Several notes on Ehrhoff and Voynov

As learned on Sunday, Christian Ehrhoff has agreed in principle to a one-year, $1.5-million contract, pending a physical and medical evaluation. According to Kings hockey operations, those evaluations are as of now scheduled to take place in Southern California next week, around when the signing would be made official. That’s also around when the defenseman’s first media availability should be expected to occur. Contrary to a report earlier this week, hockey operations informed LAKI that there is not a no-movement clause written into his contract.

Though Ehrhoff has a concussion history and missed large stretches of play last season, including Pittsburgh’s postseason series against the New York Rangers, the Kings obtained his medical records, and there weren’t any hang-ups from a health standpoint. Ehrhoff had been cleared for contact by the Penguins in April, and his agent stated to the Pittsburgh Post-Gazette in late May that he had been given “a clean bill of health.” He has been symptom-free all summer according to a source in hockey ops who also spoke about the defenseman’s ability to use his feet to get out of trouble and his proficiency in passing and shooting.

Dean Lombardi had been in conversations with Ehrhoff’s representation during the summer, and the defenseman ultimately narrowed down his choices of teams last week before agreeing to terms with Los Angeles.

While Ehrhoff’s impending signing raises the question of how the organization plans on handling Slava Voynov, at this point it is still too early to gain a firm sense of whether or not Voynov will play (or be allowed to play) for Los Angeles in 2015-16.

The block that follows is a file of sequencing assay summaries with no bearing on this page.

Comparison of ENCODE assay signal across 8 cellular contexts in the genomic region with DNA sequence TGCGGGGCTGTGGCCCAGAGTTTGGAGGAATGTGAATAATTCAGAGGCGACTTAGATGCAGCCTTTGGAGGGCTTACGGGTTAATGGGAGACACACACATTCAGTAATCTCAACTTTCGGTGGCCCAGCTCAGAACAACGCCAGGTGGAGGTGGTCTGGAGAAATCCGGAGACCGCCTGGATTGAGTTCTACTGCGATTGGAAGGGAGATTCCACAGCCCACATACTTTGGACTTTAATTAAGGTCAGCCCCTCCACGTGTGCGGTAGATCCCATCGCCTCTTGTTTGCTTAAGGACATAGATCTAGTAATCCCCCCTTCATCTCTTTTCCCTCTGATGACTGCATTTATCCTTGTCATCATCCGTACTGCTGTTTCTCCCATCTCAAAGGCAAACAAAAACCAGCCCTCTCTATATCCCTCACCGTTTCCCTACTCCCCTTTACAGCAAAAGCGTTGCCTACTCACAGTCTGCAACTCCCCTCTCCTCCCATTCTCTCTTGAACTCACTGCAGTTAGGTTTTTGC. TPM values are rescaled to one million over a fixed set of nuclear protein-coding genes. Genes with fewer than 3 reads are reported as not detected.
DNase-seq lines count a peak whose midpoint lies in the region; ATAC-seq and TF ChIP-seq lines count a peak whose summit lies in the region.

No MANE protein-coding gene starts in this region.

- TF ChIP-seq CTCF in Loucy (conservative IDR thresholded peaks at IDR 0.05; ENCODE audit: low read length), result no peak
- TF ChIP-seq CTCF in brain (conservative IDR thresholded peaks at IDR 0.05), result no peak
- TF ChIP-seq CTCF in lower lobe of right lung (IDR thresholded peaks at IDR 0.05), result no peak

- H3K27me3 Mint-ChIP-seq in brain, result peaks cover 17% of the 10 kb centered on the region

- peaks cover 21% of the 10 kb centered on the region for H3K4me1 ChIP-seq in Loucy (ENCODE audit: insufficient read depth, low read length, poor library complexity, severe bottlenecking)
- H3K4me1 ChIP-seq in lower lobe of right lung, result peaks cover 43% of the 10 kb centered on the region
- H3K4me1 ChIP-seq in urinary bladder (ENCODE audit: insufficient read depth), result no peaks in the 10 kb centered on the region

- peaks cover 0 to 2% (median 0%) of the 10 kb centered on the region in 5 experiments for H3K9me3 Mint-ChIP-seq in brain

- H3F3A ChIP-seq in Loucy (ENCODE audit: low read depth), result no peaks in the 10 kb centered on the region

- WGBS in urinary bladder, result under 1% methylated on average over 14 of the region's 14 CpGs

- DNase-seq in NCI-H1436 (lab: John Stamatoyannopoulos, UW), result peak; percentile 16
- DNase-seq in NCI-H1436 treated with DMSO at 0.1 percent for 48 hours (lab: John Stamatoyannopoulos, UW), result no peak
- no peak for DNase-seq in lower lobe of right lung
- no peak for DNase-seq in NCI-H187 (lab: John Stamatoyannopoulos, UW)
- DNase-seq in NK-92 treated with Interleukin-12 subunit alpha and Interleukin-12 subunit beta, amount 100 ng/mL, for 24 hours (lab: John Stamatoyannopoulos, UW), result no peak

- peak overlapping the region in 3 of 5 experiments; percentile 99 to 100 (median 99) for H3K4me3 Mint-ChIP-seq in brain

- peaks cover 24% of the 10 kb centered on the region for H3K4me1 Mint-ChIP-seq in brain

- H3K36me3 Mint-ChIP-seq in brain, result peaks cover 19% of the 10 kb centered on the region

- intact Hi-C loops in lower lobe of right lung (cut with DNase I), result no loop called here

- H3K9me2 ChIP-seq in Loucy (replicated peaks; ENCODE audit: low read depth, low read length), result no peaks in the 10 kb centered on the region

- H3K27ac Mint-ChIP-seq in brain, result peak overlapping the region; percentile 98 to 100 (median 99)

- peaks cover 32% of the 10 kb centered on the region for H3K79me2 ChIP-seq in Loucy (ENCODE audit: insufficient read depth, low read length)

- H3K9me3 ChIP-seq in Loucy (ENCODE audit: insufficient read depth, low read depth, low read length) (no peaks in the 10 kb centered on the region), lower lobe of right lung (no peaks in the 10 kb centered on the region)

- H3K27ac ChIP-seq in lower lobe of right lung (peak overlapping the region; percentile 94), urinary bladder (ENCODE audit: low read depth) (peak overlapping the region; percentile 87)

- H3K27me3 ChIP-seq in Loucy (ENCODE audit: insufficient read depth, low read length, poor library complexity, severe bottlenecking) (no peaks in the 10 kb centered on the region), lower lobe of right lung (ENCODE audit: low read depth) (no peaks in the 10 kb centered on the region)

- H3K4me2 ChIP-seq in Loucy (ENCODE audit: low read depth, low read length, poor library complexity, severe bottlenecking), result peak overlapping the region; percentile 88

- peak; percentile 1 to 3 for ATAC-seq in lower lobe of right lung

According to hockey operations, Voynov has not yet been released from a detention facility (though he has been eligible for a work-release program). The current hurdle with Voynov is his immigration status, which has not yet been resolved. Should his immigration status be resolved, the league’s investigation will then take place.

Voynov is also rehabilitating from a torn Achilles tendon suffered away from hockey-related activities and remains suspended by the Kings as well as the league. Though the legal hurdles appear to be the most significant impediment towards the resuscitation of his career at this point, I have been told that he is “getting close” to being able to skate, and his original general rehabilitation timeline holds firm. In April, Dean Lombardi told reporters that a potential return from injury could come “in the middle of training camp,” though because of his immigration status and a potential league decision, any hypothetical return to the Kings remains murky.

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